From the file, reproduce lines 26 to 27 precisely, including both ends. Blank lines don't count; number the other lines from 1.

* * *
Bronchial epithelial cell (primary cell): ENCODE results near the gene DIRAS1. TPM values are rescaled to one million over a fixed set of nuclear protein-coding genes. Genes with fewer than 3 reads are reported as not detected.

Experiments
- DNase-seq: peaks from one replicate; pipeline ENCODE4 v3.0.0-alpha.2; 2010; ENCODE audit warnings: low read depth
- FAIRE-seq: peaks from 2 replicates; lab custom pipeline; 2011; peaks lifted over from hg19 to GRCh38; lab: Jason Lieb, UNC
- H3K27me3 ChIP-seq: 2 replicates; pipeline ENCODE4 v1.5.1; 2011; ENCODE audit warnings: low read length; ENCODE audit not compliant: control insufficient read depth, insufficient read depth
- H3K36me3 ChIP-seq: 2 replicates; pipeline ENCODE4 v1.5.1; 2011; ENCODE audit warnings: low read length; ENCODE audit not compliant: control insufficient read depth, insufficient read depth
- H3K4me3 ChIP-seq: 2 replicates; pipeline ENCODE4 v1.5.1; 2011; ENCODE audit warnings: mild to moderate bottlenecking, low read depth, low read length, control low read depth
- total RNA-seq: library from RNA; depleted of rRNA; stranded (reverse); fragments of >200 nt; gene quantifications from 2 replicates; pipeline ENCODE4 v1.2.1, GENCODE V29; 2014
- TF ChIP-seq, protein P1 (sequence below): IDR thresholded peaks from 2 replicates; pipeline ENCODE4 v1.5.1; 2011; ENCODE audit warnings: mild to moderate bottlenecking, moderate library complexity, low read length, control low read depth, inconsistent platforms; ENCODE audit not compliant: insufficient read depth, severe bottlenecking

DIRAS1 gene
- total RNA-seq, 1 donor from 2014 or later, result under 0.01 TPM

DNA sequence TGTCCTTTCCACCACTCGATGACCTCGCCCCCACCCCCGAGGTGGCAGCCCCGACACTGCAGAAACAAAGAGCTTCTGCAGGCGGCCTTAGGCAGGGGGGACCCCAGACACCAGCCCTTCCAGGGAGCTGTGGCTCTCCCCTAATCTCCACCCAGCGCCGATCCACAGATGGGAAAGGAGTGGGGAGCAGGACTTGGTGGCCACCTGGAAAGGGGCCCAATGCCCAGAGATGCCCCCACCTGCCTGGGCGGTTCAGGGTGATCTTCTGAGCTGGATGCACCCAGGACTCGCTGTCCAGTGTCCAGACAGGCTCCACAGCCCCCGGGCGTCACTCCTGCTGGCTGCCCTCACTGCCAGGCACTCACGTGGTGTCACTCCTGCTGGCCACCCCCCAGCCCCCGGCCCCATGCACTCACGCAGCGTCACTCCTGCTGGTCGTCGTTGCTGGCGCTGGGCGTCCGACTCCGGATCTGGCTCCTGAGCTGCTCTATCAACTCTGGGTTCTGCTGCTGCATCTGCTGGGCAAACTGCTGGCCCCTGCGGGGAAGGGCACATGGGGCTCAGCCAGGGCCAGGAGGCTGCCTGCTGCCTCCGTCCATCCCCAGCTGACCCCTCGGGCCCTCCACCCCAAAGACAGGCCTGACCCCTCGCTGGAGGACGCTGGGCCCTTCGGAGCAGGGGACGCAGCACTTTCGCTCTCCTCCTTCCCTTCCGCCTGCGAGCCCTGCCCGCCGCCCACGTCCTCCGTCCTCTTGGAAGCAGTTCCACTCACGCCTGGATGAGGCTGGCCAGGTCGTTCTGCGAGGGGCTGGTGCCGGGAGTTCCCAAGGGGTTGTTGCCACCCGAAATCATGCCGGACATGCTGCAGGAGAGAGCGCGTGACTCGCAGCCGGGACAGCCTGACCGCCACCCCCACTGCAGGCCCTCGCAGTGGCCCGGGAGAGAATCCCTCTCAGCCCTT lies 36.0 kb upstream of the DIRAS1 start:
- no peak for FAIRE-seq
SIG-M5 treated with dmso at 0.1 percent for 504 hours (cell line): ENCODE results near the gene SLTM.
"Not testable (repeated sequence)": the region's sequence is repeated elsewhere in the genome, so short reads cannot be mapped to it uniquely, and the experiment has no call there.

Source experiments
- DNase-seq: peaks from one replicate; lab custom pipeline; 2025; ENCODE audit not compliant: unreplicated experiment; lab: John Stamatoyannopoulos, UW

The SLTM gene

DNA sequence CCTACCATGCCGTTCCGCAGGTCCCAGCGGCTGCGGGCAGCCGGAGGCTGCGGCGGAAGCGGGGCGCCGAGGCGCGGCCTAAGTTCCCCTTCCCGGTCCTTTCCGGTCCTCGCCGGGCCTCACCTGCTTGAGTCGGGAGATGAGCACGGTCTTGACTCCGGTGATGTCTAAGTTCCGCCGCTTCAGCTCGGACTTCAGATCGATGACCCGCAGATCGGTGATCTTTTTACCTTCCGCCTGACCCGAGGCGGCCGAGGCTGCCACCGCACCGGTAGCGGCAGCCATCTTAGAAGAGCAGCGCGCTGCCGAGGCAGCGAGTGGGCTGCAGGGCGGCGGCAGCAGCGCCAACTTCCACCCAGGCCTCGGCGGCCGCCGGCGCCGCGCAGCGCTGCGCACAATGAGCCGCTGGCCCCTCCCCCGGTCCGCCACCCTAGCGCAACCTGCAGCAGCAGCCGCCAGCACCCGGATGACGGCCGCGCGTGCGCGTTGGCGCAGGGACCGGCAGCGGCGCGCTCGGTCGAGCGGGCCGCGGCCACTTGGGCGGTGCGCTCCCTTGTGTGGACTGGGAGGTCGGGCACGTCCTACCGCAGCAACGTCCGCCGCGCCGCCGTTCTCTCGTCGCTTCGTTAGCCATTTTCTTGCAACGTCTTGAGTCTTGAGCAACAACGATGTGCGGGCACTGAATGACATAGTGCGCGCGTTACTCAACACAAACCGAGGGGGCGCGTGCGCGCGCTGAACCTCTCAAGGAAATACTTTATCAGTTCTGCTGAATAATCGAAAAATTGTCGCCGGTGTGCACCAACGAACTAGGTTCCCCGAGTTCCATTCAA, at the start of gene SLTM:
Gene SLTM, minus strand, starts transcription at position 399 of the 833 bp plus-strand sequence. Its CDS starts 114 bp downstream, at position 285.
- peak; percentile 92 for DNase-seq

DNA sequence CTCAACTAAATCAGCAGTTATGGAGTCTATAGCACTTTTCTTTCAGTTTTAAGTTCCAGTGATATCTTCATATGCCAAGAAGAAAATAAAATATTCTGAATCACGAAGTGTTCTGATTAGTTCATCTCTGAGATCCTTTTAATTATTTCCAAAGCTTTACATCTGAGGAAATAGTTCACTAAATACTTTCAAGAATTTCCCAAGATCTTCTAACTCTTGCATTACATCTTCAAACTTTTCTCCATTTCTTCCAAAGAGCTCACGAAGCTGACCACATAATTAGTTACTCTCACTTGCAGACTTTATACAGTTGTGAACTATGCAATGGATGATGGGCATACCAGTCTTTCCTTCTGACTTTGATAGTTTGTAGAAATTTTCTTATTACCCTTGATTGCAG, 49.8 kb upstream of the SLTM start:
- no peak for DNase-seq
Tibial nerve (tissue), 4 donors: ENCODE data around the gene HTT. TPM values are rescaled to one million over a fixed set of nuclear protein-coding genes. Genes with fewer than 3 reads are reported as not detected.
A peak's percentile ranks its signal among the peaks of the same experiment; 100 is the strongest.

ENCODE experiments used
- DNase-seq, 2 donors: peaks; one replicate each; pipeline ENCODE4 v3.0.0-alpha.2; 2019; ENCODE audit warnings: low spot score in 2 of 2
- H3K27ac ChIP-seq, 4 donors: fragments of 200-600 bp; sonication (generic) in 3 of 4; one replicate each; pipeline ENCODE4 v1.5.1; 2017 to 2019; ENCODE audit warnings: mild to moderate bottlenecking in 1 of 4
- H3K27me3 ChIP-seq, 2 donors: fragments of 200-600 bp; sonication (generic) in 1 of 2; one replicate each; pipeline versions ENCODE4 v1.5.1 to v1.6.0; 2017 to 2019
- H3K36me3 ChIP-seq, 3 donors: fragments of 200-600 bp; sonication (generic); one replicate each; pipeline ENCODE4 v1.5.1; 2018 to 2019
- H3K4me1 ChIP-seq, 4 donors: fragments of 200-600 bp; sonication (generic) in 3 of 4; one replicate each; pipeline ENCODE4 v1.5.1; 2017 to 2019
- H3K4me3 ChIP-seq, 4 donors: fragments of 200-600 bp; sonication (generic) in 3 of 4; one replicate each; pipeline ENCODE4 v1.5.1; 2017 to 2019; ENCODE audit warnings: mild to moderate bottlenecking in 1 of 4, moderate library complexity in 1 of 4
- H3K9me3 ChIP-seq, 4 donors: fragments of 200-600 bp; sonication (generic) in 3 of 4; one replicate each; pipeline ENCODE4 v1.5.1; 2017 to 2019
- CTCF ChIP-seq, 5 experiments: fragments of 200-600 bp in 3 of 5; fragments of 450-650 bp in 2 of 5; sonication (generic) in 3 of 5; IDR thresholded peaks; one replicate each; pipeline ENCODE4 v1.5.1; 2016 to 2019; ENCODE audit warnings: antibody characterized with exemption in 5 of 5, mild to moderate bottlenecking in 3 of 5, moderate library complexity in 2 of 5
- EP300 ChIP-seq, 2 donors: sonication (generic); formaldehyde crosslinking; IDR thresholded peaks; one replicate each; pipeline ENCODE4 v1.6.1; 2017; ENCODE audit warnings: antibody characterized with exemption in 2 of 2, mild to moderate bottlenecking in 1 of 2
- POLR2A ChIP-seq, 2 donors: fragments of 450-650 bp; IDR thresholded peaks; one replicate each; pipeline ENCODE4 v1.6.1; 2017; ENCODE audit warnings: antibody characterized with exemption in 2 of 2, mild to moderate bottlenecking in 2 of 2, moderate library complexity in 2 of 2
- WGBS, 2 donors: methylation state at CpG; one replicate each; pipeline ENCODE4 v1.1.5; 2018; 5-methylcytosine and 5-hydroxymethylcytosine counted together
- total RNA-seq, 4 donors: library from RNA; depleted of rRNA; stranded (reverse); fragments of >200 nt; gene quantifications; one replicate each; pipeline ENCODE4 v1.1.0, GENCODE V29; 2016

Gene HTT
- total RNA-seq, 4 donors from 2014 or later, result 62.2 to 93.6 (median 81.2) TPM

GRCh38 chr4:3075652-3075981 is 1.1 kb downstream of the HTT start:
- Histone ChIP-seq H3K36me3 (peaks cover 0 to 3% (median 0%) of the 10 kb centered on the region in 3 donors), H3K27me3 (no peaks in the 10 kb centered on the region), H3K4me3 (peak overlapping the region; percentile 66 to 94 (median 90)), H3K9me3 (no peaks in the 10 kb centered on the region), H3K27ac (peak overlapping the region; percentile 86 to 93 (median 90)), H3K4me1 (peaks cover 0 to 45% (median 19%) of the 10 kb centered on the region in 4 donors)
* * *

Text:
ENCODE experiments used
- DNase-seq, 2 donors: peaks; one replicate each; pipeline ENCODE4 v3.0.0-alpha.2; 2019; ENCODE audit warnings: low spot score in 2 of 2